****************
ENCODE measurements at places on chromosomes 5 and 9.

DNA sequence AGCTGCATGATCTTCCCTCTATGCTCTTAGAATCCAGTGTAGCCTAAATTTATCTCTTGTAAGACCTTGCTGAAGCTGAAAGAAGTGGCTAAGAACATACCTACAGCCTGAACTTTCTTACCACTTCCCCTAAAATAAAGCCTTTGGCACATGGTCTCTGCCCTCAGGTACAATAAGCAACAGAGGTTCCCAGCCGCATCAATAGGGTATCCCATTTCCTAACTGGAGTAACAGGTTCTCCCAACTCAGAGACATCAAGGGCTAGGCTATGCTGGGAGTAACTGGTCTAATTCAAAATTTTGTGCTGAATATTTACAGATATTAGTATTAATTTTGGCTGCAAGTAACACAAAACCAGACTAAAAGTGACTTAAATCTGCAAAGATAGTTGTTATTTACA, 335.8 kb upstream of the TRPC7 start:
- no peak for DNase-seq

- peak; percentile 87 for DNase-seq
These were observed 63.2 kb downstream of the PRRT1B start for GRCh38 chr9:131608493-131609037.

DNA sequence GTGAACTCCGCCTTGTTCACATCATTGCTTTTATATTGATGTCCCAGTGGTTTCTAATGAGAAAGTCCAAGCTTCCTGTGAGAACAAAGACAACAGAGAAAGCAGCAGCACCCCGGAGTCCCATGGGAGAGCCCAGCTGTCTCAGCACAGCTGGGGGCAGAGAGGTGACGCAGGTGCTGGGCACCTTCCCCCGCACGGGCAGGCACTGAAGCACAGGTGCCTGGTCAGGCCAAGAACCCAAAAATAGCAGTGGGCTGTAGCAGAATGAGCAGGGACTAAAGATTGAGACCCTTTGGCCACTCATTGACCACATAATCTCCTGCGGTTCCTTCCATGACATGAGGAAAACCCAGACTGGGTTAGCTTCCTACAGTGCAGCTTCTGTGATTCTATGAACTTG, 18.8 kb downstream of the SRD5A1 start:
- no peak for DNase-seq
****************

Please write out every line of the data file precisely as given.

ENCODE measurements at places on chromosomes 5 and 9.

DNA sequence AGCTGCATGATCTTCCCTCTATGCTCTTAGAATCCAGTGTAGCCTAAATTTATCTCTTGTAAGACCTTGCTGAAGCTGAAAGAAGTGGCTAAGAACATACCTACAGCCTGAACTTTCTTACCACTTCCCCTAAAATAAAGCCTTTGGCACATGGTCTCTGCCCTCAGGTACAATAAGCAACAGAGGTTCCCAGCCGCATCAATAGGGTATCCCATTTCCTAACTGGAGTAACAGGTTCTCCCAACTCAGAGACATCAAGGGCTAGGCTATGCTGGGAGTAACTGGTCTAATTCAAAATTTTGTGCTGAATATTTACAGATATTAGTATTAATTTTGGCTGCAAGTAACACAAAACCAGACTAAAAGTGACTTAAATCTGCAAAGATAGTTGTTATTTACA, 335.8 kb upstream of the TRPC7 start:
- no peak for DNase-seq

- peak; percentile 87 for DNase-seq
These were observed 63.2 kb downstream of the PRRT1B start for GRCh38 chr9:131608493-131609037.

DNA sequence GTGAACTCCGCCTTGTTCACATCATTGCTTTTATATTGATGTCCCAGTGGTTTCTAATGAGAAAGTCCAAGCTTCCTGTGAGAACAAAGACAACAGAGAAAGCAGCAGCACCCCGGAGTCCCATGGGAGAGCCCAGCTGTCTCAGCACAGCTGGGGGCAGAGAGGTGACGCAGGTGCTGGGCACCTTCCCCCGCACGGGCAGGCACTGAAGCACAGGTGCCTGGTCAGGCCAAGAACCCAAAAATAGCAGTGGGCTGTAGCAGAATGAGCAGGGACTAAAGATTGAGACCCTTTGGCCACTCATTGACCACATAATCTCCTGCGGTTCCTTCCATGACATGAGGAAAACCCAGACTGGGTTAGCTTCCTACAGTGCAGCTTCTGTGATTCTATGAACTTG, 18.8 kb downstream of the SRD5A1 start:
- no peak for DNase-seq